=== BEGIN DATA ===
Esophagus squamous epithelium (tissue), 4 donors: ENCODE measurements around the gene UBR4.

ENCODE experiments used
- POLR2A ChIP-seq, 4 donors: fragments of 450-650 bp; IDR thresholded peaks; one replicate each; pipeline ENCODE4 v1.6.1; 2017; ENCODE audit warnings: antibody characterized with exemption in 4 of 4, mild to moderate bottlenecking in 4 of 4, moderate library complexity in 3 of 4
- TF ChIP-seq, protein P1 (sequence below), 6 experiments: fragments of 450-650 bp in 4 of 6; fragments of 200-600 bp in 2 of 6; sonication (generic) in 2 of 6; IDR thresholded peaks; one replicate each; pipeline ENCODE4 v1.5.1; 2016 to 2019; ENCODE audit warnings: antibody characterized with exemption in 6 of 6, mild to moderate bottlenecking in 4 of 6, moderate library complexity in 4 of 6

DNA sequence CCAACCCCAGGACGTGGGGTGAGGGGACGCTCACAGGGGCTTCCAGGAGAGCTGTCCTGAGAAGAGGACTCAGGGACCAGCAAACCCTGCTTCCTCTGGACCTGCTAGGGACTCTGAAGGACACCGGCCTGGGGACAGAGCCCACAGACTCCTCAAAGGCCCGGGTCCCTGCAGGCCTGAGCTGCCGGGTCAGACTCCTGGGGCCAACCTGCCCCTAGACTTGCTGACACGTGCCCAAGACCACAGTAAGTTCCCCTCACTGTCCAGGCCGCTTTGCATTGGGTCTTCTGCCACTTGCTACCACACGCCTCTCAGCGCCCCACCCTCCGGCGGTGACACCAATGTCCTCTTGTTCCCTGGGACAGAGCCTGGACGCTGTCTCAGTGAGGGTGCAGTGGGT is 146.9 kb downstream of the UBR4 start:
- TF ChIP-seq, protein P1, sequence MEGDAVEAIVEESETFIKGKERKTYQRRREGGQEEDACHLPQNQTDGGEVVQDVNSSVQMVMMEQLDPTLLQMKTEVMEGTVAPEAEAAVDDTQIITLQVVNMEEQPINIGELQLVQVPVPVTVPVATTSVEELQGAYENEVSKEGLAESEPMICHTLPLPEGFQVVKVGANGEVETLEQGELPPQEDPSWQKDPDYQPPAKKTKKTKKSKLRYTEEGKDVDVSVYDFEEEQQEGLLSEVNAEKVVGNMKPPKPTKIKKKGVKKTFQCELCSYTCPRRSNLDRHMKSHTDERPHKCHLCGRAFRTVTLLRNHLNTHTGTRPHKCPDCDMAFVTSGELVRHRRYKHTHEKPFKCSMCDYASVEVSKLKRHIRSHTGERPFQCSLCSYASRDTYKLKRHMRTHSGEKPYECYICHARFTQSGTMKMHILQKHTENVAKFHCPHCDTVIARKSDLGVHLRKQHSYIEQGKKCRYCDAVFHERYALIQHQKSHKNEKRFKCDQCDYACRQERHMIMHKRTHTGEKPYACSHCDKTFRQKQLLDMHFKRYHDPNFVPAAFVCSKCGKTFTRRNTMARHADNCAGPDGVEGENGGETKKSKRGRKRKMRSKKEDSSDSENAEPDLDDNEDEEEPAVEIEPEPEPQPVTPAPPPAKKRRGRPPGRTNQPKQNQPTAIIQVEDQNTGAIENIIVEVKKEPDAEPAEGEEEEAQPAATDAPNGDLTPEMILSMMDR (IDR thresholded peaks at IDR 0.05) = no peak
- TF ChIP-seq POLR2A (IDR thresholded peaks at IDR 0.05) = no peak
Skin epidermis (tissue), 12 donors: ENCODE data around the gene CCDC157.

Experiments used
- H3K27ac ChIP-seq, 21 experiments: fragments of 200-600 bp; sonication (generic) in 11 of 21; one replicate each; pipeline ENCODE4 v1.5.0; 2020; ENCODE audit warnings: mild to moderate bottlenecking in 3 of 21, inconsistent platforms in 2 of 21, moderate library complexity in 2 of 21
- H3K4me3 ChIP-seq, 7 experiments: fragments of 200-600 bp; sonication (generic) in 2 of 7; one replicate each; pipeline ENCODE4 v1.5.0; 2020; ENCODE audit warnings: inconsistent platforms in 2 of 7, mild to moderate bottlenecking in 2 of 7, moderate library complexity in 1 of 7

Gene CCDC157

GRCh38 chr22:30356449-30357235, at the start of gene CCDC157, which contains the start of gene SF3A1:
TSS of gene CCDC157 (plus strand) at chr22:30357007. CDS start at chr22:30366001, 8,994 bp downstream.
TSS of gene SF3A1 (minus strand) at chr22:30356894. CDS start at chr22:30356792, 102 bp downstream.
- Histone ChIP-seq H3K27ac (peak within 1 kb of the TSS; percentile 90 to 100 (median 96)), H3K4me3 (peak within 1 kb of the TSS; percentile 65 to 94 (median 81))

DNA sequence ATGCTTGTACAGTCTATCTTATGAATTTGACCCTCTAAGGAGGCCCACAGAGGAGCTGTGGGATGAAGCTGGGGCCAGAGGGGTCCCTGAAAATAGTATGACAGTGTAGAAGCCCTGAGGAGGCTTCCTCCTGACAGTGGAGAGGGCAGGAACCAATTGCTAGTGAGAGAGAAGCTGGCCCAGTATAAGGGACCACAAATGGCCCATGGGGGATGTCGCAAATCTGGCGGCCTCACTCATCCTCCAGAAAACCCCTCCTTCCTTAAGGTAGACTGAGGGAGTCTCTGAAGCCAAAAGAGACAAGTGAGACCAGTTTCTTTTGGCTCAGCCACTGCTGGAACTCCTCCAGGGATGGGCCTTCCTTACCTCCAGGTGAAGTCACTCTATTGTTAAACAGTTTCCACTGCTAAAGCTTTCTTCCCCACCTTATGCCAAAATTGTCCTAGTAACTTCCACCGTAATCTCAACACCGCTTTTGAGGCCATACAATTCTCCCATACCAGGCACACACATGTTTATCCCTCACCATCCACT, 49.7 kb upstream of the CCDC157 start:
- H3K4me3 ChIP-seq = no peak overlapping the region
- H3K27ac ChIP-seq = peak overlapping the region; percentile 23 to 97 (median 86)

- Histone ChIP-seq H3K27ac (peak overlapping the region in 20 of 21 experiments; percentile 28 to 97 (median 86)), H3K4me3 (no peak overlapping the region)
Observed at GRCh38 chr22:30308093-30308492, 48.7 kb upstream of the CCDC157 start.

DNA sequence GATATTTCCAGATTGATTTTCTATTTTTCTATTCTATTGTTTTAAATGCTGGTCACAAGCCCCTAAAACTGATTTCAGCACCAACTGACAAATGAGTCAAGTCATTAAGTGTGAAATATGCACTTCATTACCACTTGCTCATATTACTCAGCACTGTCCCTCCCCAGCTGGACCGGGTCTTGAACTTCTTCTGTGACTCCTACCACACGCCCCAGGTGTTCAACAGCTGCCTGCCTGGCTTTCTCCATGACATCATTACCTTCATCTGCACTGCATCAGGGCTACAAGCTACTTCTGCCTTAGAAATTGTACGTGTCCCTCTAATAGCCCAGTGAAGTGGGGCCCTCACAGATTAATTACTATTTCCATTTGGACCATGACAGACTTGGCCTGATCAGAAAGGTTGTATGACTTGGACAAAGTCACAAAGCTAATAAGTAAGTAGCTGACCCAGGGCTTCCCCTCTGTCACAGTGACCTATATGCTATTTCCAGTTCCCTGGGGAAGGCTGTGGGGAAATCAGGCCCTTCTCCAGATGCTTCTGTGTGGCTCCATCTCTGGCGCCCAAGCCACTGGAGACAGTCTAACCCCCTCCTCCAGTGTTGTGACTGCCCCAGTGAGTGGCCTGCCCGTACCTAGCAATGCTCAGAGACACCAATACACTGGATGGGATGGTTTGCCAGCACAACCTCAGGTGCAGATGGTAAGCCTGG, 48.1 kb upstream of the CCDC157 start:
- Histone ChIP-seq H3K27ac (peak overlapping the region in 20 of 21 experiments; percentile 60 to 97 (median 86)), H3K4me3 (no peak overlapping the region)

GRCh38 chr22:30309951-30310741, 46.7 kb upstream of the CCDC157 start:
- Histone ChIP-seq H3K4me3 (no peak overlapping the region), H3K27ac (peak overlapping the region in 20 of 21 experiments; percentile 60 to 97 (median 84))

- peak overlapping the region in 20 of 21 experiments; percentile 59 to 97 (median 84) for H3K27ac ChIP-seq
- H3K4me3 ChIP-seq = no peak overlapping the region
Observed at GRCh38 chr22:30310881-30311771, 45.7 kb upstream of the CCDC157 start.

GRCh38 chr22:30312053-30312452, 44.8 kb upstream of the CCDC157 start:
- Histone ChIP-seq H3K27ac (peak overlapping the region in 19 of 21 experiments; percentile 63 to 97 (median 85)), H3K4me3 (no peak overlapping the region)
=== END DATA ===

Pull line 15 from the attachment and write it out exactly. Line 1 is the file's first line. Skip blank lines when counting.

TSS of gene SF3A1 (minus strand) at chr22:30356894. CDS start at chr22:30356792, 102 bp downstream.